31. Following her voluntary departure from the World Insurance job, Ms. Sennello made no apparent effort to find comparable employment in the insurance industry. Rather, she tells us only that, from December 1980 through March 1981, she "baby-sat" for an unspecified business which her husband had just begun. From all appearances, she was not paid for this undefined work.

*1507 32. In approximately March 1981, although again the date is not specified, Ms. Sennello joined a real estate publishing company called Real Estate Marketing, where her job was to sell advertising to various real estate companies. In describing this employment, Ms. Sennello stated only that it was in a field "that I didn't think I knew too much about." There is no evidence that she looked for employment comparable to her Reserve Life job before accepting this position.

33. In October 1981, Ms. Sennello became ill with a tumorous condition and had to quit her job with Real Estate Marketing. Shortly thereafter, she underwent surgery to have the tumor removed, and was unable to return to work until February 1982. At that point, she returned to the insurance industry, taking a job with a property and casualty insurance agency owned by a friend of hers. This employment continued until the early summer of 1982 yet again, no dates are provided when she again became ill, this time with phlebitis in one of her legs. She spent two months hospitalized because of the phlebitis and another two months recuperating from this debilitating illness.

34. In October 1982, Ms. Sennello resumed work part-time, again assisting her husband in one of his business enterprises. Her physical condition remained delicate during this period, preventing her from riding in a car or from seeking full-time employment. As she has testified: "Any time I'd do something, my leg would flare up." She continued working in this capacity until her husband sold the business sometime in May 1983.

35. Ms. Sennello opened a small insurance agency of her own in approximately May 1983; she named the agency Gendra Sennello Insurance Associates. Initially working by herself, she became general agent for several companies and eventually hired a small number of brokers to work for her. As of the trial of this matter in September 1986, Ms. Sennello still owned and received income from the business.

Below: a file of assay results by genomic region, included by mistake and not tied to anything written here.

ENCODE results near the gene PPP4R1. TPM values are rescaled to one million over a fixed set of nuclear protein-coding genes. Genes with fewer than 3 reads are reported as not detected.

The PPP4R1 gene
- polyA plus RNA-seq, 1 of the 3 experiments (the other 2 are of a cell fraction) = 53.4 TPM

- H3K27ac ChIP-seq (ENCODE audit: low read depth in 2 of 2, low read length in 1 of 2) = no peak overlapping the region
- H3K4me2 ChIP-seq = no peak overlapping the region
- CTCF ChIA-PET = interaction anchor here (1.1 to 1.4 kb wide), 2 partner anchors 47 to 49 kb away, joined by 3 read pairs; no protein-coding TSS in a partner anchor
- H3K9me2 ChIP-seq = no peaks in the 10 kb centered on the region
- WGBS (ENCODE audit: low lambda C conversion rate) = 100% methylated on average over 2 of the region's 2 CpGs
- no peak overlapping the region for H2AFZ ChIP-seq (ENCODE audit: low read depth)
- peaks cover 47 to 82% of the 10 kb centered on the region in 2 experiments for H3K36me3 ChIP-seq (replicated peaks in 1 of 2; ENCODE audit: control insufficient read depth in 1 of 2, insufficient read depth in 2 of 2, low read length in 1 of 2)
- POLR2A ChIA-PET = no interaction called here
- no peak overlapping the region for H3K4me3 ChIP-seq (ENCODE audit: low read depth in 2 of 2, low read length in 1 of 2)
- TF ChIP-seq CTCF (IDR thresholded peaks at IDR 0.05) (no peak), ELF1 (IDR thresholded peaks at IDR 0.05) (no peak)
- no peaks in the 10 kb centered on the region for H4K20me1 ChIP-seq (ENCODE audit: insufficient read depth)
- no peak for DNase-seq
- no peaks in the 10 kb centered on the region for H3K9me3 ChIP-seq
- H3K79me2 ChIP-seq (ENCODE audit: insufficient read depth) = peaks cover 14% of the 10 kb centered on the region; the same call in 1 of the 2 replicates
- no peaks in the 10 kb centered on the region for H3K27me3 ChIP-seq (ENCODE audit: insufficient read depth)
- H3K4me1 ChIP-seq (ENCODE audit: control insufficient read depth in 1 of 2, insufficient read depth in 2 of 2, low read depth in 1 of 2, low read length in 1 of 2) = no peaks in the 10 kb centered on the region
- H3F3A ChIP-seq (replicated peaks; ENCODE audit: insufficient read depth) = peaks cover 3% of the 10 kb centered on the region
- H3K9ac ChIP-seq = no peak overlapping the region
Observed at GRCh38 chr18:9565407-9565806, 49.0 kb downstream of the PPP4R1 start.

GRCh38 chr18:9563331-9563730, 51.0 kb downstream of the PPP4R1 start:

36. In November 1985, a real estate marketing firm called Florida Showcase Publications contacted Ms. Sennello, inviting her to establish and head up a sales staff. She accepted the offer and began working for the company in December 1985. At the time of the trial, she was still in its employ, earning approximately $500 per week. In addition to this salary, Ms. Sennello testified that she received income from her insurance agency amounting to $400 to $500 per month. While she has listed her 1986 income as an estimated $20,000 for the year, we find from the available evidence that a more accurate, conservative estimate would be in the vicinity of $31,000 per year.

 
II. CONCLUSIONS OF LAW

Our analysis of the law applicable to the facts set forth above follows two avenues. First, we address and respond affirmatively to the question of Reserve Life's liability to Plaintiff under Title VII. Second, we examine Plaintiff's claims for relief in light of the evidence presented and the applicable law on remedies in Title VII cases. Our conclusion, explained below, is that Plaintiff is entitled to back pay in the amount of $103,403.45, as well as reinstatement to a position at Reserve Life equivalent in pay and responsibility to the district managerial post from which she was forced to resign in November 1979.

 
A. Reserve Life's Liability Under Title VII